Lower Extremity Reconstruction

19 Lower Extremity Reconstruction


Abstract


This chapter will review the principles of lower extremity reconstruction after trauma. It will review preoperative assessment of blood flow and zone of injury, as well as reconstructive options. The readers will be able to analyze a given lower extremity injury and determine an appropriate operative intervention, and integrate the free flap failure algorithm in the management of postoperative complications.


Keywords: lower extremity reconstruction, zone of injury



Six Key Points


Determine the etiology of the wound.


Always assess the zone of injury.


Determine baseline function and neurovascular status prior to reconstruction.


Vascular integrity is key to lower extremity reconstruction.


Post-operative rehabilitation protocols are key to a successful outcome


Realistic expectations must be set for outcomes.


Questions


Case 1


A patient presents with an open leg wound after a motor vehicle crash. There is visible soft tissue loss.


1. What do you do?


The injury is at least Gustilo 3b injury, which can be identified by the size of the defect (> 1 cm) and periosteal stripping, which leaves the bone exposed. If there is associated arterial injury, the classification is a 3c injury. This classification is useful because type III injuries require flap coverage of bone (Table 19.1).


2. What do you do?


Assuming the patient is otherwise stable and orthopaedic surgery has adequately fixed the bone, preparations should be made for coverage. This begins with a full lower extremity examination, including motor and sensory function, and palpation of pulses.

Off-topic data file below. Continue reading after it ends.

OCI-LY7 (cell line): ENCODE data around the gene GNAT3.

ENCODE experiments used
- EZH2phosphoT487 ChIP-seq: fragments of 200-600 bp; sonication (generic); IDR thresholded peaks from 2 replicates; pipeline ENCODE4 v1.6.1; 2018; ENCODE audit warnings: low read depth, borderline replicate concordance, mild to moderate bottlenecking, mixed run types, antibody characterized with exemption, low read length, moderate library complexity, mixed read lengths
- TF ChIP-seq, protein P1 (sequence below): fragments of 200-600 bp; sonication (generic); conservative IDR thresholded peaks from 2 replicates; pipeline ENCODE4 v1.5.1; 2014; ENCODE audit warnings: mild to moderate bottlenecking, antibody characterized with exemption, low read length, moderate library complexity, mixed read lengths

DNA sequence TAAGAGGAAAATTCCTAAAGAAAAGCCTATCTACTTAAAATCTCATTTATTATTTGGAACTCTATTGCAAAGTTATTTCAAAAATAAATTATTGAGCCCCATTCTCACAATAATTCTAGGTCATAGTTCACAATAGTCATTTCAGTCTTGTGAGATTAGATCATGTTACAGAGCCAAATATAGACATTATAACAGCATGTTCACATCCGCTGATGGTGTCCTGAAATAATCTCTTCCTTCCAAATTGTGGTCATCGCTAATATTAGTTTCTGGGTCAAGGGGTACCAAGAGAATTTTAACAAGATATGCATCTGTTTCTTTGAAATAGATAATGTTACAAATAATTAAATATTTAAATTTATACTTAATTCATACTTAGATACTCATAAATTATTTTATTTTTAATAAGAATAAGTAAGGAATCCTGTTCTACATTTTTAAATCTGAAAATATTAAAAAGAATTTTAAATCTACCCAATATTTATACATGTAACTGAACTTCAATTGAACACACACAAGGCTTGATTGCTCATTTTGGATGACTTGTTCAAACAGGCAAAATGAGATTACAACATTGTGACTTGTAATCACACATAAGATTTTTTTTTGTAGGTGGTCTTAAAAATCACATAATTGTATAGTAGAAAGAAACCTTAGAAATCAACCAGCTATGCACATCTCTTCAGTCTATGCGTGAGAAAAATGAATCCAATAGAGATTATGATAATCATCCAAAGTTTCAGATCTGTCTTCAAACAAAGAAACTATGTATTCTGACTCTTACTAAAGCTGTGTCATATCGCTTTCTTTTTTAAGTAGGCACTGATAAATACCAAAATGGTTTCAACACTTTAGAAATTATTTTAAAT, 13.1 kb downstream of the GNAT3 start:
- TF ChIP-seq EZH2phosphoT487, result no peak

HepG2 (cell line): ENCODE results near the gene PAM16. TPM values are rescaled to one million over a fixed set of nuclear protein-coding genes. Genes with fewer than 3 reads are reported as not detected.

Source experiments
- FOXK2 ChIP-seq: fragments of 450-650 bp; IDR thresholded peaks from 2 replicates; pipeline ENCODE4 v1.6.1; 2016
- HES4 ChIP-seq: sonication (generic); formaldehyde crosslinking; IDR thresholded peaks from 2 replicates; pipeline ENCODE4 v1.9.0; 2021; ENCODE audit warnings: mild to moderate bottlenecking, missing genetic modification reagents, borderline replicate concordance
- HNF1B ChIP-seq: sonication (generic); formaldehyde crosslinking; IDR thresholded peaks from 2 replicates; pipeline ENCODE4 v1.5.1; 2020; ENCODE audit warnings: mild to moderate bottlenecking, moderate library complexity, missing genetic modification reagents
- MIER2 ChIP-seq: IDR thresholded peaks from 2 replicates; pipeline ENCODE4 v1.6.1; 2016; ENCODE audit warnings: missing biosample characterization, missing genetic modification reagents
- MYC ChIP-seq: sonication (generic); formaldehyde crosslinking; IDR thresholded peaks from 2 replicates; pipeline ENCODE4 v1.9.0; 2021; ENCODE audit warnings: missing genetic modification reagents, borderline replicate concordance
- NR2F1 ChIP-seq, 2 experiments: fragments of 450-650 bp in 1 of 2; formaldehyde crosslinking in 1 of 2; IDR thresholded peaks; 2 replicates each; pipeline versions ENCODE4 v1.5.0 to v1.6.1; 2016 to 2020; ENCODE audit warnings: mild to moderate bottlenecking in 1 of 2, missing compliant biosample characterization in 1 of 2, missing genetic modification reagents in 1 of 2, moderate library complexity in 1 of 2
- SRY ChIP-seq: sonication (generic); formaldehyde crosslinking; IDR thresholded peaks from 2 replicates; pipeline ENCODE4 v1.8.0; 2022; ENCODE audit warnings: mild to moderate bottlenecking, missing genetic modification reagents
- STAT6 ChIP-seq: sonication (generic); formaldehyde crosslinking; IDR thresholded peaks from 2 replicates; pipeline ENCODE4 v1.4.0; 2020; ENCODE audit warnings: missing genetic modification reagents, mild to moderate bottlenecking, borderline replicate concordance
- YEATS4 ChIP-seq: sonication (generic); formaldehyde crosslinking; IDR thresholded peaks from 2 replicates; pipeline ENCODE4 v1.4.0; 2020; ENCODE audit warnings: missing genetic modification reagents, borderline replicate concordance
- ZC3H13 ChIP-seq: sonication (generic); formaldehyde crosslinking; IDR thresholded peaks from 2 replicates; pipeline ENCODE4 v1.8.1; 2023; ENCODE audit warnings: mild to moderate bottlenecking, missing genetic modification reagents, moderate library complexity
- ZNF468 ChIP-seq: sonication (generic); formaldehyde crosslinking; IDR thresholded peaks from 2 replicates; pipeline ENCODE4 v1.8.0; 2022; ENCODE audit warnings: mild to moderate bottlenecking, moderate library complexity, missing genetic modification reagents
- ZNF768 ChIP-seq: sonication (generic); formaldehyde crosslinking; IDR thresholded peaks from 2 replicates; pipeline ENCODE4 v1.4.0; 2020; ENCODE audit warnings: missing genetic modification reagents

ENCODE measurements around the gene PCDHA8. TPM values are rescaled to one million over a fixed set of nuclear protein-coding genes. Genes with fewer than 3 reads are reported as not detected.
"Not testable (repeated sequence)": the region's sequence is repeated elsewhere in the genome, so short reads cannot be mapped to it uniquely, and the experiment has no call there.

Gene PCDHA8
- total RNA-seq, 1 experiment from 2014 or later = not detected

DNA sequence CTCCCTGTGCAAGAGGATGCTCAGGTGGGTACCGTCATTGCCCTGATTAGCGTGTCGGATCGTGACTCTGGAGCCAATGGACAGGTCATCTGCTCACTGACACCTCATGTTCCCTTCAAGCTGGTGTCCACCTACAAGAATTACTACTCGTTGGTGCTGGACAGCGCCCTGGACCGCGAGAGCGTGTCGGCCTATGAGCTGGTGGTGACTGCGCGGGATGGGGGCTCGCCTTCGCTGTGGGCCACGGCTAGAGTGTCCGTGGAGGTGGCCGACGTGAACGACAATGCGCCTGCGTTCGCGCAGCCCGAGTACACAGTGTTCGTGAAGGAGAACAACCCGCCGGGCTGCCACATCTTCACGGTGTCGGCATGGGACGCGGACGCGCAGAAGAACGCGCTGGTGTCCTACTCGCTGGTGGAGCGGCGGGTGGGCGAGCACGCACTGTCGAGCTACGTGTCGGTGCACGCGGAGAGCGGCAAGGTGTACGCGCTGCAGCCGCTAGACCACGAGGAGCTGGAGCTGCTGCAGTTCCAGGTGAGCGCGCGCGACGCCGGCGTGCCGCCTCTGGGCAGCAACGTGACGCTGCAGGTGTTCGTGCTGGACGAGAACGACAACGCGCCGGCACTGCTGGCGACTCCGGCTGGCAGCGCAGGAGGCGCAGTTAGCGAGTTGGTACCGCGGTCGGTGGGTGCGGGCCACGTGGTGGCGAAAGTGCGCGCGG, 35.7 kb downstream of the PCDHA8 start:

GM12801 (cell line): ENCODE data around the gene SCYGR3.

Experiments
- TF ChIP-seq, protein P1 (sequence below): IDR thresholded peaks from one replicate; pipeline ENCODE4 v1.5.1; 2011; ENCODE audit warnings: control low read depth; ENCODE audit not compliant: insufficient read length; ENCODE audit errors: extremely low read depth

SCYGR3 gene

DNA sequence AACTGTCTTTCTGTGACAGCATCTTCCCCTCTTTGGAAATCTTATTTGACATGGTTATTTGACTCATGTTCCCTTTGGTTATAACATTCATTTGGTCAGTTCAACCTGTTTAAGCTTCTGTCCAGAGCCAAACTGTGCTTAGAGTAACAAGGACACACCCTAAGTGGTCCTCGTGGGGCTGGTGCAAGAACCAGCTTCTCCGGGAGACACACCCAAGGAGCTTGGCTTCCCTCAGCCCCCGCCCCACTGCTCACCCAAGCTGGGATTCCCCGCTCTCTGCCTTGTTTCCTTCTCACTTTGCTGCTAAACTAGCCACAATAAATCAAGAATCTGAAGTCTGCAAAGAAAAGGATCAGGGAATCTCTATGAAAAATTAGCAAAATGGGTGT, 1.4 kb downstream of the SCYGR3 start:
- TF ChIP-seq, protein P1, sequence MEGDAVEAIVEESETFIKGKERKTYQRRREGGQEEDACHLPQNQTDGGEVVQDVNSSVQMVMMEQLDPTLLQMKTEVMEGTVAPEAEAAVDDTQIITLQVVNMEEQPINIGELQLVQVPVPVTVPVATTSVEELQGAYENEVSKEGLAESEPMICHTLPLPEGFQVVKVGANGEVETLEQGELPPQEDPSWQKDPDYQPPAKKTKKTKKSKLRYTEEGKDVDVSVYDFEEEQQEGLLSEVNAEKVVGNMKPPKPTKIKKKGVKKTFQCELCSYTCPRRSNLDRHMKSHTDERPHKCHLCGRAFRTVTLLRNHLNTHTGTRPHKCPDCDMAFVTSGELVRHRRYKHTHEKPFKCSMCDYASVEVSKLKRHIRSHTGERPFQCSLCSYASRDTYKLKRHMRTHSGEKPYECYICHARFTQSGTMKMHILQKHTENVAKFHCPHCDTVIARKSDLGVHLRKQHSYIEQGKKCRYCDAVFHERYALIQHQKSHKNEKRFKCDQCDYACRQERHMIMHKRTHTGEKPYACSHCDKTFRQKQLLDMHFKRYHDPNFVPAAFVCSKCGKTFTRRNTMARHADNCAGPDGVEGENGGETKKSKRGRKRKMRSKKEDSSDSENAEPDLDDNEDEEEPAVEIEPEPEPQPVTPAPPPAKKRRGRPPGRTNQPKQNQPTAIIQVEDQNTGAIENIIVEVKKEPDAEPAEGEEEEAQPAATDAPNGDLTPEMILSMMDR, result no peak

Imaging is then ordered. An angiogram is ordered.


3. The angiogram is shown in Fig. 19.1. Describe what is in the angiogram.


The first vessel to come off of the popliteal artery is the anterior tibial artery, which appears the most lateral. The popliteal continues as the tibioperoneal trunk, and the next vessel, which appears medial to the anterior tibial artery, is the peroneal artery. The vessel then continues as the posterior tibial artery.


4. If only the posterior tibial vessel is open, what do you do?


In that case, the case is more complex, but an end-to-side anastomosis can be performed.


Table 19.1 Gustilo’s and Anderson’s classification of open tibial fractures


























Gustilo type


Description


I


Wound < 1cm, no deep contamination


II


10 cm > wound > 1 cm without extensive soft-tissue damage


IIIA


Wound > 10 cm with soft-tissue coverage of bone


IIIB


Wound > 1 cm with exposed bone and periosteal stripping


IIIC


IIIB with arterial injury


Oct 26, 2019 | Posted by in General Surgery | Comments Off on Lower Extremity Reconstruction
Premium Wordpress Themes by UFO Themes